I have been to quite a few different exhibitions over the years and I have seen the work of many different artists. There have been a number of memorable pictures for me; for a number of different reasons.
When I saw ‘Madonna on the Rocks’ by Leonardo da Vinci I was pretty much blown away. I can remember being bitterly disappointed as I stood in front of my first Dali picture (‘God, it’s so small in real life!’). And I felt a genuine pang of sadness as I stared at my first Van Gogh landscape. Looking at the notebooks of William Blake made me smile and ‘sculptures’ by Richard Long made me laugh…
However, one of the most amazing things I have ever seen is the Pre-Raphaelite work kept in London, I went when I accompanied my friend last week for moral support as she applied for a varity of inner-city locum doctors jobs. Anyway, when I walked into that hallowed room of the National Gallery and saw pictures by Rossetti, Burn-Jones and Hunt, I thought I’d died and gone to heaven.
It is easy to forget how these artists had mastered Photo Realism all those years ago, but not only did they achieve it; they surpassed it. The way they created a picture seemed to make everything within it become ‘hyper real’. The amount of detail in their pictures is incredible. If they could have painted the bacteria on the surfaces in their work then they would have done.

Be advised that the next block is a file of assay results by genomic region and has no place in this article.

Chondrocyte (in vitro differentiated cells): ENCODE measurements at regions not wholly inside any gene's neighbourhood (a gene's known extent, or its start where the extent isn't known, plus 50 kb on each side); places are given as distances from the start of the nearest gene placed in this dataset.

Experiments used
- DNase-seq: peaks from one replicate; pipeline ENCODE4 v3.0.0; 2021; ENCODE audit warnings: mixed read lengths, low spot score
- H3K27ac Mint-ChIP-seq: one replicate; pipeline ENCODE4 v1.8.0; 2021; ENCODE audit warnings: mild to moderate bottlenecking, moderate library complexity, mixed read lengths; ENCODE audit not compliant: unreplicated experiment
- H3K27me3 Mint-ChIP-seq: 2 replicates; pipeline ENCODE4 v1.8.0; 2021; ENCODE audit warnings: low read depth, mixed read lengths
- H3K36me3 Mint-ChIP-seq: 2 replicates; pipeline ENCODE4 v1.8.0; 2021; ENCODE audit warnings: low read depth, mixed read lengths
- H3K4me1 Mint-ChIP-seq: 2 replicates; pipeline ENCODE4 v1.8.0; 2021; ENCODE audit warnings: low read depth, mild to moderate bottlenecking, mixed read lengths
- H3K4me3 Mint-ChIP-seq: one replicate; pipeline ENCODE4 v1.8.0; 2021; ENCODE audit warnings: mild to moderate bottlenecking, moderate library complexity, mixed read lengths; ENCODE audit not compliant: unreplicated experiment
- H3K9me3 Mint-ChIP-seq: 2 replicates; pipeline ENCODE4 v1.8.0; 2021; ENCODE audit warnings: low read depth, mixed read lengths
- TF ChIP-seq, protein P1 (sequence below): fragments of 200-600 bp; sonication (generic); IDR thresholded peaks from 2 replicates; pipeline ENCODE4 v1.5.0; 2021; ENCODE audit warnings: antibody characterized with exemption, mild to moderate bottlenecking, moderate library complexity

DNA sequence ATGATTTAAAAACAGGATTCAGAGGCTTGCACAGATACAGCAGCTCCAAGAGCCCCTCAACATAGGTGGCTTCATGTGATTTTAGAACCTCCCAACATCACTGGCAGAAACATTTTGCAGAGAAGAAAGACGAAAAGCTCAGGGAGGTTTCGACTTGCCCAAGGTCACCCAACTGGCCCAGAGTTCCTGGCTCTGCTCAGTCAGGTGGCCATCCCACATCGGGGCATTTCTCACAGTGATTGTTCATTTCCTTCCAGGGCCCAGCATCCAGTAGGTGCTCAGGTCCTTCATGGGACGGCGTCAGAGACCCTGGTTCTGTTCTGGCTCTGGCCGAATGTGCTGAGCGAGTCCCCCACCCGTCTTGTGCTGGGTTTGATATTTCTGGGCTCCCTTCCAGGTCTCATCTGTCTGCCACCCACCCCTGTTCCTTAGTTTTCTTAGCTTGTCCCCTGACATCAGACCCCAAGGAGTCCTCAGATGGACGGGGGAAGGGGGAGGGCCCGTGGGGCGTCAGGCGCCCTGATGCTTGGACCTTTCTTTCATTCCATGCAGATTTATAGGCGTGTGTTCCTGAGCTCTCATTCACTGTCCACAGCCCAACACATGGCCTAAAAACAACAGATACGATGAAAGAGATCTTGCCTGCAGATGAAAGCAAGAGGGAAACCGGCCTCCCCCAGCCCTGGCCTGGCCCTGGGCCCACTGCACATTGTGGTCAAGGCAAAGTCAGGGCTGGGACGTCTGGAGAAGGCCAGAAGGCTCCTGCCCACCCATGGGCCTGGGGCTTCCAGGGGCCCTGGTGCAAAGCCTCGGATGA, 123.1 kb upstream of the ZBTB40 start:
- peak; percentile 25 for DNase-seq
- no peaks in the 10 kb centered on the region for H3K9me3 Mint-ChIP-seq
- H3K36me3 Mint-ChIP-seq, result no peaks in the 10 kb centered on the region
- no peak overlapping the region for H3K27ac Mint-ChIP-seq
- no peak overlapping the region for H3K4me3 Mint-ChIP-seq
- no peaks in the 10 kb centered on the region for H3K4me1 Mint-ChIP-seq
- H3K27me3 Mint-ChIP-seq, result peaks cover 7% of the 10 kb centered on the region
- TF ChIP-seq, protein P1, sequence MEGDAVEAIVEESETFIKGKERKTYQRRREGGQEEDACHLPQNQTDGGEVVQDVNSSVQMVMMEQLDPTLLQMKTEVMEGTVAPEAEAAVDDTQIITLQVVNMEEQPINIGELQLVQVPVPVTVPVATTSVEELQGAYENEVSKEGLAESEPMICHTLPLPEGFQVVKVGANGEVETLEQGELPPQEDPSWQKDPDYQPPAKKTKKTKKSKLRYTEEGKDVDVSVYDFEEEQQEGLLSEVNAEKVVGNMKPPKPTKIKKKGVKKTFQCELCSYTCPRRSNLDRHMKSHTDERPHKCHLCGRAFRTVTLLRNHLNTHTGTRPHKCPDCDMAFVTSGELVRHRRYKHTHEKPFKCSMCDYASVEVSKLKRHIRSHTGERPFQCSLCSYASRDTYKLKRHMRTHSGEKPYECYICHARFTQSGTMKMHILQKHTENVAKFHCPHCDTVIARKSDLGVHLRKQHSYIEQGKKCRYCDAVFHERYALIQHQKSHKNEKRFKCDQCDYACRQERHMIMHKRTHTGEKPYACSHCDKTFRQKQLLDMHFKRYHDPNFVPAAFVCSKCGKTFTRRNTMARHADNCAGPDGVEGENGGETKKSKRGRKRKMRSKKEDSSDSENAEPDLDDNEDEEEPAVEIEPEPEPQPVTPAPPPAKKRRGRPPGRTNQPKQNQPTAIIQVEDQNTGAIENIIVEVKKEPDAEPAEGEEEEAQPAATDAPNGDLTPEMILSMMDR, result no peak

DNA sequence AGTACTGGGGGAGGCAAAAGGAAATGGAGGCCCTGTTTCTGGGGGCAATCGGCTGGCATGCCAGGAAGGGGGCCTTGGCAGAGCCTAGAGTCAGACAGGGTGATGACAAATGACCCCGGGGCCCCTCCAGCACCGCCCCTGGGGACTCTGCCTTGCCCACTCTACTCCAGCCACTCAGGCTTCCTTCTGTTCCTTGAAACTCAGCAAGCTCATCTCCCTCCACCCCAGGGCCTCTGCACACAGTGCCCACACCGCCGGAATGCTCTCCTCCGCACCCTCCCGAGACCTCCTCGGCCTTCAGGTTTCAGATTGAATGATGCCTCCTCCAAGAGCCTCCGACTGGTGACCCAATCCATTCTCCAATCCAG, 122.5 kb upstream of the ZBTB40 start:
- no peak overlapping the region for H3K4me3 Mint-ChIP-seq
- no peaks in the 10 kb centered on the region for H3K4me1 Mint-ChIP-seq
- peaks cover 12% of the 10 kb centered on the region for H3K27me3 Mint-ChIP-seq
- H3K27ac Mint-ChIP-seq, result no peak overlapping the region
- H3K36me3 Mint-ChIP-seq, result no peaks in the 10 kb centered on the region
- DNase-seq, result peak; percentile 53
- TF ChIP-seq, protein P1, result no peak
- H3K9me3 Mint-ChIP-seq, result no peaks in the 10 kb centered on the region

I’m not sure how long I spent drooling over the paintings in that room, but they had a lasting effect on me. Seeing work by an artist in a book is one thing, but to see it in the flesh is quite another. However, it was Rossetti’s work which had the greatest impression upon me. Not only was he an absolute master at his craft and able to create pictures of aching beauty; his style was so strong and instantly recognisable.